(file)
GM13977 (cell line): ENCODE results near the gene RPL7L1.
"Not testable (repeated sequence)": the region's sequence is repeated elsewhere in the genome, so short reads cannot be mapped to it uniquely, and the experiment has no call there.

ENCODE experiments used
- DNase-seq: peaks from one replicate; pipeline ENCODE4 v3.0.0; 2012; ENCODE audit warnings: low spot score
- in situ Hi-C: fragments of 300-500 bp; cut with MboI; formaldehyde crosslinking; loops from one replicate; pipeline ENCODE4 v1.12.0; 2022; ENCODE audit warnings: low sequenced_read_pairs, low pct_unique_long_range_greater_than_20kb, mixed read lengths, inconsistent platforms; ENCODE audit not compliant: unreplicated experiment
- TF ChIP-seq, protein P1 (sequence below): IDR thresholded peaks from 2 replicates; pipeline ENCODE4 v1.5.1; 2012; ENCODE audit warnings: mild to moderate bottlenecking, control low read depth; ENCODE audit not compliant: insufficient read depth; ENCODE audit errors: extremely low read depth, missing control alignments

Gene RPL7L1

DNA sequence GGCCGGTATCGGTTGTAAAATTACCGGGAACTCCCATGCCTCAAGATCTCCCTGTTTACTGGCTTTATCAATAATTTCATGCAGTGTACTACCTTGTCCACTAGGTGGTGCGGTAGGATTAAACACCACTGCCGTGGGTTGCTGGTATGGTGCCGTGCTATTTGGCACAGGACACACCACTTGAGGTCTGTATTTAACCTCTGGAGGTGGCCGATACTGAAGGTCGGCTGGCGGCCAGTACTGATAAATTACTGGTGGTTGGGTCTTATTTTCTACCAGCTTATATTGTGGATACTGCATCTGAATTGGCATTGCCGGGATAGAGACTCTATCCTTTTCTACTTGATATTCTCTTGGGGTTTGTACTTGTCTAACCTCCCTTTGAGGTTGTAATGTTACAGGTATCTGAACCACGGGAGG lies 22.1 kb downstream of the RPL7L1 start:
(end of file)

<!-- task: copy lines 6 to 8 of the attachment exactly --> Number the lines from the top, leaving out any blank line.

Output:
- TF ChIP-seq, protein P1 (sequence below): IDR thresholded peaks from 2 replicates; pipeline ENCODE4 v1.5.1; 2012; ENCODE audit warnings: mild to moderate bottlenecking, control low read depth; ENCODE audit not compliant: insufficient read depth; ENCODE audit errors: extremely low read depth, missing control alignments

Gene RPL7L1

DNA sequence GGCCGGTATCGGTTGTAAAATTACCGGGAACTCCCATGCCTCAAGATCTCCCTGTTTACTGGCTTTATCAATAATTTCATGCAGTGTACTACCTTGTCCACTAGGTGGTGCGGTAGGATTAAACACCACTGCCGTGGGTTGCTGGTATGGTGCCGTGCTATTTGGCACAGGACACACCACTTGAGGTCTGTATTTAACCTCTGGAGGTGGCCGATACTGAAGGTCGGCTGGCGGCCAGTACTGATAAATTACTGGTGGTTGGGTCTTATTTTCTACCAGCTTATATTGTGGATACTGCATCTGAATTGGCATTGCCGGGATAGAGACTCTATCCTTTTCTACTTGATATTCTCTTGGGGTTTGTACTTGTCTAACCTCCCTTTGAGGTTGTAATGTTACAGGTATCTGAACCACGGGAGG lies 22.1 kb downstream of the RPL7L1 start: